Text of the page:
Here there are trees that will be green in winter. And oaks, beech. Elmwood drapes over the highest spot in town, festooned with pathways like so much ribbon on a party dress, around and around and around. Stones wink in the late day sun.  A place benevolent and quiet. The wind comes to such places, high as it is, but knows how to behave. Starlings murmurating in widening nets above the trees, but they, too, keep it down, leaving us with our thoughts.

Spooky Books for October Reading

The first of October is the official start of two things: Halloween season and, much as it pains me, all things pumpkin spice.  While I eschew all that pumpkin spice business, I love a scary read in the autumn. If you do, too, let me offer some suggestions to see you safely through October, when the nights turn cool and you read with the covers practically over your head. 

For scary, creepy books you can’t do better than the two classics, “Frankenstein,” by Mary Shelley, and Bram Stoker’s “Dracula.”  I like “Dracula” especially, because it is set in Romania and I have been there, and they drink a lot of slivovice, and I have been there, too. 

There is a scene in which Dracula scurries diagonally across a vertical wall, in the mist and dark, and it makes my heart race every time I read that passage.  It terrifies me so I can’t stand to watch the squirrels out my kitchen window as they skittle up my neighbor’s house, at an angle and frighteningly fast.  

I swear, I swoon in fear, I’m so triggered. 

Wilkie Collins is supposed to be the fellow who gave us our first mystery novels, elevating the short stories of Edgar Allan Poe from the short form. Collins was a contemporary of Dickens and his books are described as long and that right there is why I have never read him. However,   I return to Poe’s “The Tell-Tale Heart” and “The Pit and the Pendulum,” stories I first read under the covers with my Girl Scout flashlight. “The Murders in the Rue Morgue” is a good one, too. 

“Rebecca” is, at its core, a ghost story.  But not one of those chain-dragging ghost stories.  The ghost of the real Rebecca haunts every character in the novel in unique and unsettling ways.  I have read this book several times, but always with several years in between readings. With some distance I find it surprises me and upsets me in all the darkest and spookiest of ways. 

Agatha Christie can take up a good portion of your October reading, but I find I prefer to partake of her work by way of Masterpiece Theatre.  I first read her books in my early adolescence but they didn’t hold my attention long.  I much preferred Sir Conan Doyle’s Sherlock Holmes.

I must have been introduced to “The Hounds of the Baskervilles” in junior high.  Is it possible that was required reading for an English class?  I don’t know, but it horrified me because I was at the time afraid of dogs, even though I hate to admit it.  So, the notion of gigantic creatures howling their heads off somewhere out there on the moor sent me into spasms of delicious fear, safe as I was, still under the covers reading while my little sister slept across the room.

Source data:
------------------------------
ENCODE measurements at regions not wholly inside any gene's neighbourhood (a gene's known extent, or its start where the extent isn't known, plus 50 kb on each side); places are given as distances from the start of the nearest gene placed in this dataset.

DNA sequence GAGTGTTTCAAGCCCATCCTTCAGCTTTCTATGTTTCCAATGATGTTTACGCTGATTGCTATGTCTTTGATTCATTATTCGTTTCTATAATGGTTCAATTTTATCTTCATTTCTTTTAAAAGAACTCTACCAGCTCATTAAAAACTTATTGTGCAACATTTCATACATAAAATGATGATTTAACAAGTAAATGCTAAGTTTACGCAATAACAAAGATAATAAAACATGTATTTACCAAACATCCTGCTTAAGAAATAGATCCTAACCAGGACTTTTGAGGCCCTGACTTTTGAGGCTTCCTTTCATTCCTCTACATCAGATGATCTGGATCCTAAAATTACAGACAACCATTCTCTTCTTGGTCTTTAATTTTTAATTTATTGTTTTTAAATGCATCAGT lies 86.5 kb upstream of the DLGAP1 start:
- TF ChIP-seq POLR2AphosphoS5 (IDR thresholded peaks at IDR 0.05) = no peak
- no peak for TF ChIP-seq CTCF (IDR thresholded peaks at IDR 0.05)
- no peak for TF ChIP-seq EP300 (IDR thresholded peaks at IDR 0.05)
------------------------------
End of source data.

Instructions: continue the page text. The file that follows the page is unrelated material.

Junior high was also the time I was introduced to H.H. Munro, who wrote under the pen name, Saki.  We were assigned “The Interlopers” and that is all I am going to tell you.  Saki is the O. Henry of the disturbing twist ending, and after reading “The Interlopers,” I devoured all his short stories in quick succession.  In particular, “The Open Window” galvanized me for days, even though each element of the story, taken alone, is benign and ordinary. But that ending.  


You may note there is no Stephen King on my list, but if you adore him, you go right ahead and read him.  I managed to read “Cujo,” which makes no sense, considering I just shared my fear of dogs.   I read most of “It,” and I’m just going to say, he writes so well and at such length I am too terrified to finish his stories.  My poor heart can’t take it, not really.  

So, I return to Shirley Jackson, my final suggestion for you.  And again, I knew her first in junior high or high school.  We were assigned the short story, “The Lottery.”  You have read it, usually assigned at the same time as “The Rocking Horse Winner,” and “A Rose for Emily,” although she didn’t write these two. 

For a quick and spooky read, try Jackson’s novels,  “We Have Always Lived in the Castle,” or “The Haunting of Hill House.”  So classic.  So satisfyingly eerie.


On the first Sunday afternoon that seemed like fall, just barely like fall, I was awash in a longing for my nieces and nephews to still be little and flopped all around my living room while we watched “Halloweentown.”  It was about as gentle as a scary movie could be, starred Debbie Reynolds as the matriarch witch in the family, and the kids’ mother was also a witch, but she denied her powers. 

There was a mystery of some sort that took the whole family to solve, and some lessons on claiming who you are, and doing good. I tried watching it by myself the other day, and it just wasn’t the same without little ones in the house and popcorn all over the floor.

Now I am curating my list of scary movies to watch this month when I tire of reading scary books.  I am partial to black and white movies when it comes to terrifying myself.  What they lack in explicit gore and bad words, they make up for in the creep factor.  “The Night of the Hunter” is one such movie.  Robert Mitchum and Shelley Winters star, and it is one of those slow burn movies that gets your heart rate up, and right now. 

I put “Cape Fear” in the same category.  The original, released in 1962, is also in black and white, with Gregory Peck as a small town lawyer whose family is terrorized by the ex-con, Max Cady, who has been released and seeks revenge.  Watch this one first.